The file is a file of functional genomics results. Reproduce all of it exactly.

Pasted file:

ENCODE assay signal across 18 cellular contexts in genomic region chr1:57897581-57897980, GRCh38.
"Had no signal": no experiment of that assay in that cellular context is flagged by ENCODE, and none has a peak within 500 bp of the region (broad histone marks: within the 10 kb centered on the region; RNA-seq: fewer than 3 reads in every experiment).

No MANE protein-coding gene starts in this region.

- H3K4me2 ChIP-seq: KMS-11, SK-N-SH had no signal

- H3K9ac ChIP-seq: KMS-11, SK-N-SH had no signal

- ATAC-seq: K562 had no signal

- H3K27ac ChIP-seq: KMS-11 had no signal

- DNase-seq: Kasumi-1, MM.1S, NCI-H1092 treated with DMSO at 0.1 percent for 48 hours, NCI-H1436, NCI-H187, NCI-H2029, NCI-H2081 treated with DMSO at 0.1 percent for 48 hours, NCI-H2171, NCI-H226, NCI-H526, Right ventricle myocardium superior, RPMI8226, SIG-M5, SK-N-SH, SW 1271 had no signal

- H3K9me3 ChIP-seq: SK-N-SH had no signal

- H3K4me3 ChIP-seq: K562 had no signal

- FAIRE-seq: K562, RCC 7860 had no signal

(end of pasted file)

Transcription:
ENCODE assay signal across 18 cellular contexts in genomic region chr1:57897581-57897980, GRCh38.
"Had no signal": no experiment of that assay in that cellular context is flagged by ENCODE, and none has a peak within 500 bp of the region (broad histone marks: within the 10 kb centered on the region; RNA-seq: fewer than 3 reads in every experiment).

No MANE protein-coding gene starts in this region.

- H3K4me2 ChIP-seq: KMS-11, SK-N-SH had no signal

- H3K9ac ChIP-seq: KMS-11, SK-N-SH had no signal

- ATAC-seq: K562 had no signal

- H3K27ac ChIP-seq: KMS-11 had no signal

- DNase-seq: Kasumi-1, MM.1S, NCI-H1092 treated with DMSO at 0.1 percent for 48 hours, NCI-H1436, NCI-H187, NCI-H2029, NCI-H2081 treated with DMSO at 0.1 percent for 48 hours, NCI-H2171, NCI-H226, NCI-H526, Right ventricle myocardium superior, RPMI8226, SIG-M5, SK-N-SH, SW 1271 had no signal

- H3K9me3 ChIP-seq: SK-N-SH had no signal

- H3K4me3 ChIP-seq: K562 had no signal

- FAIRE-seq: K562, RCC 7860 had no signal